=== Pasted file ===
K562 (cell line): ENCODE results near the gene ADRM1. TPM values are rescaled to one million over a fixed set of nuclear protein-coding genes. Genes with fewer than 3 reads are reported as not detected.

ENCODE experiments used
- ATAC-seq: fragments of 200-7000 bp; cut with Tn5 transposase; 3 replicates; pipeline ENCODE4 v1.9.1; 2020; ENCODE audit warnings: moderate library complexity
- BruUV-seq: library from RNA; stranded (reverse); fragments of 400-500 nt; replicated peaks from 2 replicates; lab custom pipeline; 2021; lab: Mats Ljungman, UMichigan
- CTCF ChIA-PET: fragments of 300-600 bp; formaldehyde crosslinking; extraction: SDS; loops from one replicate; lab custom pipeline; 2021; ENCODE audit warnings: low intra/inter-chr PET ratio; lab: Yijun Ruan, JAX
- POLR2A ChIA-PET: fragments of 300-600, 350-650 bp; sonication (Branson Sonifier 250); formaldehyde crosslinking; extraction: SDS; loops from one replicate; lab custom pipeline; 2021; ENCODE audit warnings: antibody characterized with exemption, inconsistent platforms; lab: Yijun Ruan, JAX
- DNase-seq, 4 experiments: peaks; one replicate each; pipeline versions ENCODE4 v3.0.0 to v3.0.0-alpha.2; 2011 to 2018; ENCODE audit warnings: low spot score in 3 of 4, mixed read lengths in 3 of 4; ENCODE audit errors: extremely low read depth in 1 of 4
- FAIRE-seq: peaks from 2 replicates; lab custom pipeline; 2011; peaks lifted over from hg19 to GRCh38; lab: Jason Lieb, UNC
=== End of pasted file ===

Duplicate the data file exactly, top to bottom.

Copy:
K562 (cell line): ENCODE results near the gene ADRM1. TPM values are rescaled to one million over a fixed set of nuclear protein-coding genes. Genes with fewer than 3 reads are reported as not detected.

ENCODE experiments used
- ATAC-seq: fragments of 200-7000 bp; cut with Tn5 transposase; 3 replicates; pipeline ENCODE4 v1.9.1; 2020; ENCODE audit warnings: moderate library complexity
- BruUV-seq: library from RNA; stranded (reverse); fragments of 400-500 nt; replicated peaks from 2 replicates; lab custom pipeline; 2021; lab: Mats Ljungman, UMichigan
- CTCF ChIA-PET: fragments of 300-600 bp; formaldehyde crosslinking; extraction: SDS; loops from one replicate; lab custom pipeline; 2021; ENCODE audit warnings: low intra/inter-chr PET ratio; lab: Yijun Ruan, JAX
- POLR2A ChIA-PET: fragments of 300-600, 350-650 bp; sonication (Branson Sonifier 250); formaldehyde crosslinking; extraction: SDS; loops from one replicate; lab custom pipeline; 2021; ENCODE audit warnings: antibody characterized with exemption, inconsistent platforms; lab: Yijun Ruan, JAX
- DNase-seq, 4 experiments: peaks; one replicate each; pipeline versions ENCODE4 v3.0.0 to v3.0.0-alpha.2; 2011 to 2018; ENCODE audit warnings: low spot score in 3 of 4, mixed read lengths in 3 of 4; ENCODE audit errors: extremely low read depth in 1 of 4
- FAIRE-seq: peaks from 2 replicates; lab custom pipeline; 2011; peaks lifted over from hg19 to GRCh38; lab: Jason Lieb, UNC